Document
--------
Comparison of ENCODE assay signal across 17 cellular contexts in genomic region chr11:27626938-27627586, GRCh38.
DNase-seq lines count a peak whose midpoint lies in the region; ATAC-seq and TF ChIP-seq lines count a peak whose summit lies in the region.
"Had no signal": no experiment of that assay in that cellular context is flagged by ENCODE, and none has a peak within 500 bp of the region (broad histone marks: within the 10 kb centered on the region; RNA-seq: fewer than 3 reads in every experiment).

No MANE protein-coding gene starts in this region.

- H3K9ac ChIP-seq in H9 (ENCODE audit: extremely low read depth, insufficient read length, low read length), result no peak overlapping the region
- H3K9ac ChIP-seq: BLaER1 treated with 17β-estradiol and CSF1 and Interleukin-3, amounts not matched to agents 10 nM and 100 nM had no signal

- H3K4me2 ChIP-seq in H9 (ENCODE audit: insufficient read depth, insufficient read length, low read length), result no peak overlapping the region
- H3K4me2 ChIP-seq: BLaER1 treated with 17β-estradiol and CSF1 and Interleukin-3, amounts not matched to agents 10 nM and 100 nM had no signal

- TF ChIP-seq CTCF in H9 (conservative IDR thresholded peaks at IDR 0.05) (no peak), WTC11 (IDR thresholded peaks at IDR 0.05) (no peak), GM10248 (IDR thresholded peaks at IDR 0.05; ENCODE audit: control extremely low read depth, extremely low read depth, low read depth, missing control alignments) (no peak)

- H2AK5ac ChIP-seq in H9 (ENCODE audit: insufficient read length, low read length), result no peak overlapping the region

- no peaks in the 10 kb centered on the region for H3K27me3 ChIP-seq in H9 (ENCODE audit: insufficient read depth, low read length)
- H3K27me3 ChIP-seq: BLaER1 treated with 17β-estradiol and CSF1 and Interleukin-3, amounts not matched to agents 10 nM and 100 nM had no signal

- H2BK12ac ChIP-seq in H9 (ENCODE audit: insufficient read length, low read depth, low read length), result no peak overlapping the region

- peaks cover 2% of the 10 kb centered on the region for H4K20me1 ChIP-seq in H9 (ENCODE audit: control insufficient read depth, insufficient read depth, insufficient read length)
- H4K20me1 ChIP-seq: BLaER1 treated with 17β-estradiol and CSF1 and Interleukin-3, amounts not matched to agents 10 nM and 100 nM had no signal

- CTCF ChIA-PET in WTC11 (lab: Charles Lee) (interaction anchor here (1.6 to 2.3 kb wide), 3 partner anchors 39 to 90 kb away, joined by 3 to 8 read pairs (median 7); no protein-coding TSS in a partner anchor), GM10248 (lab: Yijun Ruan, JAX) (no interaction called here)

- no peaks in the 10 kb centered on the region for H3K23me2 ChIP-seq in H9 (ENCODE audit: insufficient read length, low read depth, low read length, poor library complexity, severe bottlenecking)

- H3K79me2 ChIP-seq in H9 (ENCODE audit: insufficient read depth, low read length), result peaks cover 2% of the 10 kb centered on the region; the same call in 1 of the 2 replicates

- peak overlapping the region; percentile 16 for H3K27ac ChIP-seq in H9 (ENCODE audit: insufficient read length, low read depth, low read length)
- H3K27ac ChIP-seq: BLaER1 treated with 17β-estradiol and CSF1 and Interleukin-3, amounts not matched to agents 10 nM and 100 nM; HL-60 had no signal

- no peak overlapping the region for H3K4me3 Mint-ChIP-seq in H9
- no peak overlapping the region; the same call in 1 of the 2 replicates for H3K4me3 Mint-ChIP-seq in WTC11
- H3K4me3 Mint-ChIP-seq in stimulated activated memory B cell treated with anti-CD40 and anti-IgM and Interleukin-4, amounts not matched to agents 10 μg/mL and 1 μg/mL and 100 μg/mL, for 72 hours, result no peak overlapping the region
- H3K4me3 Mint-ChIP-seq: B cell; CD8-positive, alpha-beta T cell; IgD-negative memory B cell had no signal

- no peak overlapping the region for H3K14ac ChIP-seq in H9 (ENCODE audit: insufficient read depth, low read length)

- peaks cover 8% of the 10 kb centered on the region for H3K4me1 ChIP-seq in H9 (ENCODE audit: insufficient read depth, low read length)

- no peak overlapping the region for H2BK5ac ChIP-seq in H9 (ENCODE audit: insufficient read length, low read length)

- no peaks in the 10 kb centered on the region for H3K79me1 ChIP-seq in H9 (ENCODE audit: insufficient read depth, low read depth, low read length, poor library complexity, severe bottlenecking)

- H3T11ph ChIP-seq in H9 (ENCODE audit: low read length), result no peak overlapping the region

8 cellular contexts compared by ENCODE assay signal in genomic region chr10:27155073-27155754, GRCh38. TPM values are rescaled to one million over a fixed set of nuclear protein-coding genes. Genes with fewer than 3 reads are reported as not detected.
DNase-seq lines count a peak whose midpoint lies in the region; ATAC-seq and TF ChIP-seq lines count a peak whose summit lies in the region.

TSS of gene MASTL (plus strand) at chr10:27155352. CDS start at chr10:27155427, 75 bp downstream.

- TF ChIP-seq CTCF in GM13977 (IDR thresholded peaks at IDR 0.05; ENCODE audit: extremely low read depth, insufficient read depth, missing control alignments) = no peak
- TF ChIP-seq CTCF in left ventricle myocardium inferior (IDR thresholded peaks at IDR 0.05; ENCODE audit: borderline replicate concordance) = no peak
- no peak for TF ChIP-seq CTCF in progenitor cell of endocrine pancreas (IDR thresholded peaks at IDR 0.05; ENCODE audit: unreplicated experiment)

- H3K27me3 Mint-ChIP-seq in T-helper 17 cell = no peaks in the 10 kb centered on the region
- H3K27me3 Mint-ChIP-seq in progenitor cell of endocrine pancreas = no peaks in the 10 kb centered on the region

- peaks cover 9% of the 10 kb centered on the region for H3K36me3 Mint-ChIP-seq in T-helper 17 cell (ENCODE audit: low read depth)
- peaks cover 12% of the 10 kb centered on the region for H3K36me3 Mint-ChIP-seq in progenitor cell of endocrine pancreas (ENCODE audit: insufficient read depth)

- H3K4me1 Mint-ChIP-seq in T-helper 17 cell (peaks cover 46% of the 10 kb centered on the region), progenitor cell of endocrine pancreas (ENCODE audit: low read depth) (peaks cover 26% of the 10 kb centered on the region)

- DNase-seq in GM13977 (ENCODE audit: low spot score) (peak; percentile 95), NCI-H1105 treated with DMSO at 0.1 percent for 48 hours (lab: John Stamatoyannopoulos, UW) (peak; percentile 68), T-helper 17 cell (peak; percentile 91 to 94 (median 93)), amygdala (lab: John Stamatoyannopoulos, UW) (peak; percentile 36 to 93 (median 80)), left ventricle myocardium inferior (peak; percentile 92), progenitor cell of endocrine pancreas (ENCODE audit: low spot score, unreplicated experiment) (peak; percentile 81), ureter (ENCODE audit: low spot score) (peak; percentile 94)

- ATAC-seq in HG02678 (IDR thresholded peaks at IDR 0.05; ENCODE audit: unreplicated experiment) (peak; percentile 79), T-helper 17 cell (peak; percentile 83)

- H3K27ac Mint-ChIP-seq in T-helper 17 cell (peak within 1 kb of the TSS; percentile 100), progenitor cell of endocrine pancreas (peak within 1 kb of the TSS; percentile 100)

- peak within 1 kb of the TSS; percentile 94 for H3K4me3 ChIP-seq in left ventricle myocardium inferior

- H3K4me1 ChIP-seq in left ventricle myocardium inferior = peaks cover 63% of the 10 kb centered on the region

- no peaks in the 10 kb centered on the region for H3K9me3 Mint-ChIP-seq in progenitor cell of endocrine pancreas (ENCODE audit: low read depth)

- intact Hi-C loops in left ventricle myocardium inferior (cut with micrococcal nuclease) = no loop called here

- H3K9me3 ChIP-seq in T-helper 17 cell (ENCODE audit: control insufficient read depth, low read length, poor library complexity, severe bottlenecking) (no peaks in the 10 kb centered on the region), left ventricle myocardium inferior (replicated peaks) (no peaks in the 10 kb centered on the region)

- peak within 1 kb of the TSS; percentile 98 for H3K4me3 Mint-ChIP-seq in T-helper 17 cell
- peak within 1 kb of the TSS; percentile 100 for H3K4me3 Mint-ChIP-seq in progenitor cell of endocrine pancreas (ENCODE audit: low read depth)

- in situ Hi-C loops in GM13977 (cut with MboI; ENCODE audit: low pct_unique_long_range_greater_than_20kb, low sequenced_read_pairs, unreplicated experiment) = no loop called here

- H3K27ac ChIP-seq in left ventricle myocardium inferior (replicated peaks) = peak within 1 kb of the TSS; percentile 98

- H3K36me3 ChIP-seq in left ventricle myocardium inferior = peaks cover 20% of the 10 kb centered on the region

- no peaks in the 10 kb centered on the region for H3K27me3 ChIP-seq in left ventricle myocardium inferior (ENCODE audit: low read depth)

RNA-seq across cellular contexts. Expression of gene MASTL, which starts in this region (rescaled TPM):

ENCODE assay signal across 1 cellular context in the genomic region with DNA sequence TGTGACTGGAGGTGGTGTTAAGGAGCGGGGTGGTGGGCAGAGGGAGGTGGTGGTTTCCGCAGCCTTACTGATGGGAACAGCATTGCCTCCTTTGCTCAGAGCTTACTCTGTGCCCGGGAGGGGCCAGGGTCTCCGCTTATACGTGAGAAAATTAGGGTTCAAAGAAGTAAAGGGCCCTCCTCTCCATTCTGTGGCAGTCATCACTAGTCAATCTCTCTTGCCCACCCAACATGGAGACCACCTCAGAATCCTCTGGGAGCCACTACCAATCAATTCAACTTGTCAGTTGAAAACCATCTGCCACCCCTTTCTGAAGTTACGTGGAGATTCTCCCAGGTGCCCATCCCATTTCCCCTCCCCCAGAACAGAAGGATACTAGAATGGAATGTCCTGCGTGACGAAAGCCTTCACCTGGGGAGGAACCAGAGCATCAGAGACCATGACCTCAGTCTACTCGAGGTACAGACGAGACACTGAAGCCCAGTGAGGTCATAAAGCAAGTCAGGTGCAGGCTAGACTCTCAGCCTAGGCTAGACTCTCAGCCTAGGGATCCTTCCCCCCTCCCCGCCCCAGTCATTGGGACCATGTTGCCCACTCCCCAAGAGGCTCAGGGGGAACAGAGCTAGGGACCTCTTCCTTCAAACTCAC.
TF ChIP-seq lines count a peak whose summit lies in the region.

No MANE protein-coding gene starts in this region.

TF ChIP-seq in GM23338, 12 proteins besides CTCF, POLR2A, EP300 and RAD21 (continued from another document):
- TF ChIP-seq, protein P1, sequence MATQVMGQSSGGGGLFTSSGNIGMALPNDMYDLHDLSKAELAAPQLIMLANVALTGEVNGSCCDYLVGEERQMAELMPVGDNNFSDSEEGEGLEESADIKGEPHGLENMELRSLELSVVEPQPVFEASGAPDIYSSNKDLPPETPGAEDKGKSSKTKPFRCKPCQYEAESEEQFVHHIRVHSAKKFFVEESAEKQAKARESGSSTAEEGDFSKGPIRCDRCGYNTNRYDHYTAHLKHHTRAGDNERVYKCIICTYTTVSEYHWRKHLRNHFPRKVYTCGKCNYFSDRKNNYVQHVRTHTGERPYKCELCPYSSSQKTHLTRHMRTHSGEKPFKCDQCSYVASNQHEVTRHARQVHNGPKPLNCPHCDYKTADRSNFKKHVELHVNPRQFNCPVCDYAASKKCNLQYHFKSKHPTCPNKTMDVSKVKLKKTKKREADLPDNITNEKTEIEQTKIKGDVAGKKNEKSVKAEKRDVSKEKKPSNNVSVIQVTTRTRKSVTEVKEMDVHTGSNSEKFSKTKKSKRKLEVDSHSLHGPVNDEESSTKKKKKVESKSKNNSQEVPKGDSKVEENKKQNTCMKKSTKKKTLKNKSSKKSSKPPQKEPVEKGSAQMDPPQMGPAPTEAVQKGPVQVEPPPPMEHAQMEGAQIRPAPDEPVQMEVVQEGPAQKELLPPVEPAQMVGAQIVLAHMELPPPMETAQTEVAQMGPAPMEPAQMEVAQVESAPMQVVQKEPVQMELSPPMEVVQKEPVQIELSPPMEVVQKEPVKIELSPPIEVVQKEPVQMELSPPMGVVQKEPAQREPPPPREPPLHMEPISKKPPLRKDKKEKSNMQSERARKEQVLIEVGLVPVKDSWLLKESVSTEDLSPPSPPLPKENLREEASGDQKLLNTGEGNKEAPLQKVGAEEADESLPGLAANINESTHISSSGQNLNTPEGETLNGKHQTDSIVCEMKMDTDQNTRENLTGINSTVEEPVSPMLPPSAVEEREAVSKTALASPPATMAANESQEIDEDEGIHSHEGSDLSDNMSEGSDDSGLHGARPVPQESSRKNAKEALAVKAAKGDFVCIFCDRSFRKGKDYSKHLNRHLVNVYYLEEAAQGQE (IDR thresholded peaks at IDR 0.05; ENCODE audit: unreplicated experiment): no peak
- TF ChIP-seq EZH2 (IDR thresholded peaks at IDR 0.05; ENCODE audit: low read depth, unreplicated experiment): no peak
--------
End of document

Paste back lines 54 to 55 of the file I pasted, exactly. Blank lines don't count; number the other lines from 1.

- no peaks in the 10 kb centered on the region for H3K27me3 ChIP-seq in left ventricle myocardium inferior (ENCODE audit: low read depth)

RNA-seq across cellular contexts. Expression of gene MASTL, which starts in this region (rescaled TPM):